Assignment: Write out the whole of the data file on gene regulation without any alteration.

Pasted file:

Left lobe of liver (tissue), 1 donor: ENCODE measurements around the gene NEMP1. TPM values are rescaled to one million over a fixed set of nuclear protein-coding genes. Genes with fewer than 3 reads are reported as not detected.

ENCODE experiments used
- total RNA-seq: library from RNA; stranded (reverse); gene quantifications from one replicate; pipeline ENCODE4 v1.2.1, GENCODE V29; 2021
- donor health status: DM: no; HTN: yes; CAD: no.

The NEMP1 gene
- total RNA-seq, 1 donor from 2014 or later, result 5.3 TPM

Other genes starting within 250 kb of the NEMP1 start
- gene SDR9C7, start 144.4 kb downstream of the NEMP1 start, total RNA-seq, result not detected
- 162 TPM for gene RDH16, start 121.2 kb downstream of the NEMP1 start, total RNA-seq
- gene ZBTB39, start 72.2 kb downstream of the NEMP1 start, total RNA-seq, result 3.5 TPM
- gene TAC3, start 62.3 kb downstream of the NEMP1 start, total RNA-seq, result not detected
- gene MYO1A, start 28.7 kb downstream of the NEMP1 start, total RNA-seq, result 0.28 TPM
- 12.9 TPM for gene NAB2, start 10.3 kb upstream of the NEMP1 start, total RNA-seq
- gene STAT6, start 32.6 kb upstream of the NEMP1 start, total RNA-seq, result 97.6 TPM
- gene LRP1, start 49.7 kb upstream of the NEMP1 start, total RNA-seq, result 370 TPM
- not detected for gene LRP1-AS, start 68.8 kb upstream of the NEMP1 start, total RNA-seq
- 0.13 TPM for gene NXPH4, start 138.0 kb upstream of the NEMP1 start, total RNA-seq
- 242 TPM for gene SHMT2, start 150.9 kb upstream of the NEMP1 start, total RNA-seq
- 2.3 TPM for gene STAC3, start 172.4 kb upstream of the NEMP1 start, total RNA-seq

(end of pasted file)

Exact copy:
Left lobe of liver (tissue), 1 donor: ENCODE measurements around the gene NEMP1. TPM values are rescaled to one million over a fixed set of nuclear protein-coding genes. Genes with fewer than 3 reads are reported as not detected.

ENCODE experiments used
- total RNA-seq: library from RNA; stranded (reverse); gene quantifications from one replicate; pipeline ENCODE4 v1.2.1, GENCODE V29; 2021
- donor health status: DM: no; HTN: yes; CAD: no.

The NEMP1 gene
- total RNA-seq, 1 donor from 2014 or later, result 5.3 TPM

Other genes starting within 250 kb of the NEMP1 start
- gene SDR9C7, start 144.4 kb downstream of the NEMP1 start, total RNA-seq, result not detected
- 162 TPM for gene RDH16, start 121.2 kb downstream of the NEMP1 start, total RNA-seq
- gene ZBTB39, start 72.2 kb downstream of the NEMP1 start, total RNA-seq, result 3.5 TPM
- gene TAC3, start 62.3 kb downstream of the NEMP1 start, total RNA-seq, result not detected
- gene MYO1A, start 28.7 kb downstream of the NEMP1 start, total RNA-seq, result 0.28 TPM
- 12.9 TPM for gene NAB2, start 10.3 kb upstream of the NEMP1 start, total RNA-seq
- gene STAT6, start 32.6 kb upstream of the NEMP1 start, total RNA-seq, result 97.6 TPM
- gene LRP1, start 49.7 kb upstream of the NEMP1 start, total RNA-seq, result 370 TPM
- not detected for gene LRP1-AS, start 68.8 kb upstream of the NEMP1 start, total RNA-seq
- 0.13 TPM for gene NXPH4, start 138.0 kb upstream of the NEMP1 start, total RNA-seq
- 242 TPM for gene SHMT2, start 150.9 kb upstream of the NEMP1 start, total RNA-seq
- 2.3 TPM for gene STAC3, start 172.4 kb upstream of the NEMP1 start, total RNA-seq